If you're coming from the PC via SVIDEO, you are getting a signal that has been down converted to standard interlaced NTSC resolution not matter how high your desktop resolution is set. The desktop setting is the VGA output resolution; as long as you're using Svideo you're nowhere close to that.

    The only way to get the actual full resolution from the PC to a TV set would be to use the RGB (VGA 15 pin connector) output or DVI output from the card.

    The bottom line is that the TV (S-video) output on these cards provides a video feed compatible with a standard TV- that is 480i- regardless of your desktop settings.

    Even if you’re looking to just pass regular DVD playback to a standard TV, the majority of these cards have a $2 circuit to handle this TV send- so most are lower quality than even an entry-level DVD player. So if you’re going Svideo, chances are good even a $200 DVD player would be better for you than the HTPC solution.

    How can I get the HTPC to hook up to other sources besides DVD?

    You need some sort of video input card to accept the incoming video signal and display software to put it on screen..

    Most people use an excellent free application called Dscaler. This is an open source PC based scaling engine that does amazing video processing. It does full scaling to output resolutions, does 3:2 pulldown, aspect toggling and even has built in TV tuner functions. It is free:

    The one hitch with Dscaler is that you have to use a particular type of input card: any card based on the Brooktree (now Conexant) chipset. DO NOT PLAN TO USE THE ATI INPUT ON THE ALL IN WONDER CARDS FOR INPUTTING VIDEO TO DSCALER. These video inputs are mediocre at best, and will not work with Dscaler. You can check the Dscaler FAQ for some specific cards, or just do a search on the AVSforum and start reading. I got an I/O Magic input card from Circuit City for like $35- it's a little blown out on the whites- but for analog cable and a few Dreamcast games, it's "good enough". Another hitch is that your OUPUT video card must be AGP, it won't work with a PCI card (it will but you run a serious bandwidth risk to doing decent resolutions).

    If you're looking for top of the line input, a member on AVS (look for username KBK) does a modification of the WinTV series card that is supposed to provide the very best quality external input. Expect to spend a few hundred bucks to get one however!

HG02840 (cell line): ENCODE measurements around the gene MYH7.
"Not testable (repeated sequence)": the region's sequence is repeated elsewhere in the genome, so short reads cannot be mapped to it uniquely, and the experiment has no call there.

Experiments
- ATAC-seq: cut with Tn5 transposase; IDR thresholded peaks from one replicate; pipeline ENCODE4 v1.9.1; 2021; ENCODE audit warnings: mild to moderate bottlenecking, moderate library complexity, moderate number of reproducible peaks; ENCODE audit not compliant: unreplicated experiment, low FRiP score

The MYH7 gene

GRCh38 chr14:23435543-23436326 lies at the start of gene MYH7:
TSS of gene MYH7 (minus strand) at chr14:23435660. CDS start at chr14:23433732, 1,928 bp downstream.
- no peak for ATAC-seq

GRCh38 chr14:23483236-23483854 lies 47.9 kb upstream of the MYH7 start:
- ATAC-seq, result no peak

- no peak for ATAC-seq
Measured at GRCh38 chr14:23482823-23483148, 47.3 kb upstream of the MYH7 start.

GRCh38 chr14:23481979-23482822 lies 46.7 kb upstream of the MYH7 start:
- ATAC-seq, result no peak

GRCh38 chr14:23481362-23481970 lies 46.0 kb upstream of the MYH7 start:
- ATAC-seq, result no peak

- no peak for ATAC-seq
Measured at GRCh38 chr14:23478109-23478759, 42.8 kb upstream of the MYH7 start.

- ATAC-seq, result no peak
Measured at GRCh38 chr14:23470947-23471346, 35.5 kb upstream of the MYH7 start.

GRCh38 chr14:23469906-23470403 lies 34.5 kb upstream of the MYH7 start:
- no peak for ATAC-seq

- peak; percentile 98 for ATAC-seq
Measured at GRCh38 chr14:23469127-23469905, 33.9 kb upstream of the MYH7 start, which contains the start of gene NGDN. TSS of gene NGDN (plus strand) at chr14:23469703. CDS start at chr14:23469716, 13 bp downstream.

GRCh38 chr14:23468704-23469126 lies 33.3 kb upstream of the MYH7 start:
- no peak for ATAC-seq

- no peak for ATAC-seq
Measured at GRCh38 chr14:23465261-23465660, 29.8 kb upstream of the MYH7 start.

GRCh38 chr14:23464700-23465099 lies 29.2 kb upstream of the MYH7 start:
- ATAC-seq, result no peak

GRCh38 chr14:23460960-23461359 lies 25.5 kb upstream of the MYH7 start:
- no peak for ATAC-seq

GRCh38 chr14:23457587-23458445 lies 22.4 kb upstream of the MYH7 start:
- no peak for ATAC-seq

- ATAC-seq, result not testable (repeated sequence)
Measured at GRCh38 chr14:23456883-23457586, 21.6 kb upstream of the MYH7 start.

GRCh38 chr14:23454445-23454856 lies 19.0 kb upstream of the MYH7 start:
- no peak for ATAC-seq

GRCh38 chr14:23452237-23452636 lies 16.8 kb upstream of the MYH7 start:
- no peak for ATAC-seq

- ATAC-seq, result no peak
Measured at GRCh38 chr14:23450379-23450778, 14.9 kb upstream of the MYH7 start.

One extra note on the “cutting edge”: Some people have started using SDI input Conexant cards with Dscaler, and have gotten their DVD player or DSS receiver modified to put out a SDI digital output. This is really the cutting edge as far as top quality processing goes- and it won't help you for analog sources like VHS and is not yet available for any video game systems, but for DSS and DVD provides Dscaler processing (which is great) with a direct digital path!

    Also, you can read the FAQ over at which has plenty of details on how the software works, what cards to look for, etc.

    If you'd like to go beyond what Dscaler and these Conexant cards can offer, some other popular solutions include pro input cards (like the Falcon) and a new card (Holo3DGraph) which represent the most recent top of the line. The Holo3DGraph also includes Faroudja HW deinterlacing, SDI, & component video input.

    Ok, I’m sold- can I buy a HTPC somewhere or do I have to built one?

    Several companies are now offering what’s called “TURN KEY” HTPC configurations- AVS and Digital Connection both offer several excellent models of HTPC. However- it is far more cost effective to build one yourself if you are even remotely computer literate (or even if you’re just brave!)

    Like with any portion of PC use, what is a “hot” technology changes seemingly everyday, but the basics for HTPC are:

    Video- ATI Radeon based cards are the popular ones for HTPC output as they usually exceed similarly priced cards in MPEG decoding.

    Audio- M-audio (aka “Midiman”) cards are very popular in HTPC circles for offering “bit for bit” digital transfer. Some people use Soundblaster cards however.

    Software- TheaterTek is very popular for HTPC, with the free ZOOM player also being a top choice!

    As far as the rest of the hardware- I’d point you to these FAQ documents on the AVS forum. Happy hunting!:
  2. Greg_R

    Greg_R Screenwriter

    Apr 9, 2000
    Likes Received:
    Portland, OR
    Real Name:
    I think the article has just the right amount of information. Some possible additions:

    Input for HTPC: In addition to the KBK cards, there are pro cards (like the Falcon) and a new card (Holo3DGraph) which represent the top of the line. The Holo3DGraph also includes Faroudja HW deinterlacing, SDI, & component video input.

    You may want to mention that in order to use a HTPC with a RPTV you will probably need a $300 transcoder unless the unit has VGA or DVI inputs.

    Video Cards: ATI is currently has the best picture and also leads the field in gaming performance (9700 pro). For DVD playback, a cheap 7200 will work fine.
  3. Vince Maskeeper

    Vince Maskeeper Producer

    Jan 18, 1999
    Likes Received:

    Good suggestions. Have added them.